“Can’t say I do, my Lady. But I always used to greet newcomers to the village. Seemed the right thing to do.”
“Exactly. The right thing to do. You have great potential, Aldarin. One day, you may be better than all of us. But you must stop wanting to be like those who were born here.”
“But they have such an advantage.”
“Do they? They have lived here. And only here. They have been raised in safety. In comfort. They know nothing of the outside world and the hardships it can bring. Many are bitter and resentful, unwilling to share this life with others. Why would you want to be like them? Remember the boy who helped me when I was tired and cold two years ago. He did not care who I was, or where I came from.”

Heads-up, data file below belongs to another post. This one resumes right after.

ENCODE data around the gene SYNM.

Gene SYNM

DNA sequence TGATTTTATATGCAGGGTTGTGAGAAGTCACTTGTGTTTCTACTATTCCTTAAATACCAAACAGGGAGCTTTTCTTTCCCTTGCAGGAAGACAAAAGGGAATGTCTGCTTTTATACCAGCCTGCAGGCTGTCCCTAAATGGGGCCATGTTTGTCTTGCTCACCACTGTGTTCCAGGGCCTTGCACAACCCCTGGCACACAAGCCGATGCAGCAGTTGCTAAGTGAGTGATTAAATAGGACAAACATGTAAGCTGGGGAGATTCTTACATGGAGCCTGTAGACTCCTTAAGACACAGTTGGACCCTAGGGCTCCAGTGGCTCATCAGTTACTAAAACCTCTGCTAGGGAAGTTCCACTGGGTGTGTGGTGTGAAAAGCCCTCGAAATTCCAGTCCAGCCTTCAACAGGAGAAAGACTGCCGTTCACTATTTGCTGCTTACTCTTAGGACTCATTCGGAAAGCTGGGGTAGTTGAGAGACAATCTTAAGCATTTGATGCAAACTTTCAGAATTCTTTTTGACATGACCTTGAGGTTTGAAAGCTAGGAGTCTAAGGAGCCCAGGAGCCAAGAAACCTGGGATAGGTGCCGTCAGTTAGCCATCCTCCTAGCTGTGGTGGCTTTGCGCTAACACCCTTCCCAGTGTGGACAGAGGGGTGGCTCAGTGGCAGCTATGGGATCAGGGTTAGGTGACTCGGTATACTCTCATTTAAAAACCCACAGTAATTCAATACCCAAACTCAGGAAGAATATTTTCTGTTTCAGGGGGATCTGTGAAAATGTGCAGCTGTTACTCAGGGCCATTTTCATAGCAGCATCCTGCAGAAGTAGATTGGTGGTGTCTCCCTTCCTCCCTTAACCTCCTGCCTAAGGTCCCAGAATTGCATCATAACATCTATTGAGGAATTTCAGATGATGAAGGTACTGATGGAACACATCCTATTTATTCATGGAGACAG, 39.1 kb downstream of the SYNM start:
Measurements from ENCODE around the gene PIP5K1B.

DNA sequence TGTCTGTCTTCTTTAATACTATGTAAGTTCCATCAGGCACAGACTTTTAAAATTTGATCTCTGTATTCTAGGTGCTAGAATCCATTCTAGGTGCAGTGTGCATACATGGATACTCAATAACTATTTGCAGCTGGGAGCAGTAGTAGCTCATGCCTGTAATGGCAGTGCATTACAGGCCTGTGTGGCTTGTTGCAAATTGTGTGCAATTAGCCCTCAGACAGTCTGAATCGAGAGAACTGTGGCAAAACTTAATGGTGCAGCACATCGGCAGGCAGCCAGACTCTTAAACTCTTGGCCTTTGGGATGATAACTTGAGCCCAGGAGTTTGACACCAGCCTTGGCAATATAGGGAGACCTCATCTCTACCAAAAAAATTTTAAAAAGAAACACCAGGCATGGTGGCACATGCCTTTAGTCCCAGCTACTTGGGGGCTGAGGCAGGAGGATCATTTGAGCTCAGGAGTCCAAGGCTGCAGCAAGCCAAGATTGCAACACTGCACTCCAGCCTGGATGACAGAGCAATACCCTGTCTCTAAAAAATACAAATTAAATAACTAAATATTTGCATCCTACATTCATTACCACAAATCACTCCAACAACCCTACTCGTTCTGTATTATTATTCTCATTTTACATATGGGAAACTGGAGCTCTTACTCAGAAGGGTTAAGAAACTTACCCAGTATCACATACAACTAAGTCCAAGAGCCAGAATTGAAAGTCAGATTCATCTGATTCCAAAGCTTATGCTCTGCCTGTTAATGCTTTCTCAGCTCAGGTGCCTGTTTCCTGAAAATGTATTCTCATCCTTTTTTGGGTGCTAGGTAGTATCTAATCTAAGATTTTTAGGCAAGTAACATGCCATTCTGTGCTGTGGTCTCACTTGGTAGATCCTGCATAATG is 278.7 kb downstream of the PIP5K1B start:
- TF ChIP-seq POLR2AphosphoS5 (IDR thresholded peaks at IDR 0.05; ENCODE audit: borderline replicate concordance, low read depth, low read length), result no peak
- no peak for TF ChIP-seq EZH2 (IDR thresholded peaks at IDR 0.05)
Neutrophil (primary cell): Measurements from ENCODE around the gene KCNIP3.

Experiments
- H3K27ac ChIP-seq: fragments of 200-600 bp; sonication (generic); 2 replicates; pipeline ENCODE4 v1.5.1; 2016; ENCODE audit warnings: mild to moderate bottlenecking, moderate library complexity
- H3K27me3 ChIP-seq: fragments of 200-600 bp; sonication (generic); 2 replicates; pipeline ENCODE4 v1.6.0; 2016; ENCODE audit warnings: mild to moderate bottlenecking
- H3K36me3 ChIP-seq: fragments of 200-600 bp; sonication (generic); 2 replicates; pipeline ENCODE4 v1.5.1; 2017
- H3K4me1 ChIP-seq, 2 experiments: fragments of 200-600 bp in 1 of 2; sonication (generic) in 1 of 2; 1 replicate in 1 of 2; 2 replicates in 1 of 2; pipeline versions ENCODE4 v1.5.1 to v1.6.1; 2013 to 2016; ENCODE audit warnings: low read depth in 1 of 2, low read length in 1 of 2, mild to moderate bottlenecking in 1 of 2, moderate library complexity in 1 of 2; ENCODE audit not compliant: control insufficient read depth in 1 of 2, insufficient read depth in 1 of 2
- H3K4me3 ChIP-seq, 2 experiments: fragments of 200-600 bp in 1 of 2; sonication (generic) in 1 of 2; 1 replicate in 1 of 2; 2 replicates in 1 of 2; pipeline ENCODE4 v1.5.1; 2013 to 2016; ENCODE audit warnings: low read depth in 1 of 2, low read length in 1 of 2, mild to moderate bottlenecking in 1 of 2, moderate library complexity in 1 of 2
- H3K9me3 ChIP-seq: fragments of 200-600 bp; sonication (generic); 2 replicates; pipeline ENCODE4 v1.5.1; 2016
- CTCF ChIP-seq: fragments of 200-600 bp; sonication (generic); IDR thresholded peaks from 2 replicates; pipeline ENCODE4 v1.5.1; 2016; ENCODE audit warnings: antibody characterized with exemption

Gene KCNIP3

Aldarin stared into her green eyes and knew she was right. He had forgotten who he was.
“I will try, my Lady.”
“I hope you will. Scrier should not be a sign of disgrace but a badge of honour, worn with pride. Maybe if you reached out to others who are suffering as you are,” she nodded at the dark-skinned youth in the bed nearby, “you would find it easier to weather the coming storm.”
“Yes, my Lady.”
“Good.” Praedora rose from the bed and made as if to leave. Reaching the doorway, she hesitated, then turned back to Aldarin one last time.
“Yes, my Lady?”
“If anyone, I mean anyone, hurts you like this again, I will find out who it is; I will burn off their shrivelled member with the blue incandescence of Brachyura and throw them from the Cliffs of Kessrin myself.”
And, with a swish of silken robes, she departed, leaving behind a startled Aldarin and a lingering scent of honeysuckle.
(c) Alex Robins 2021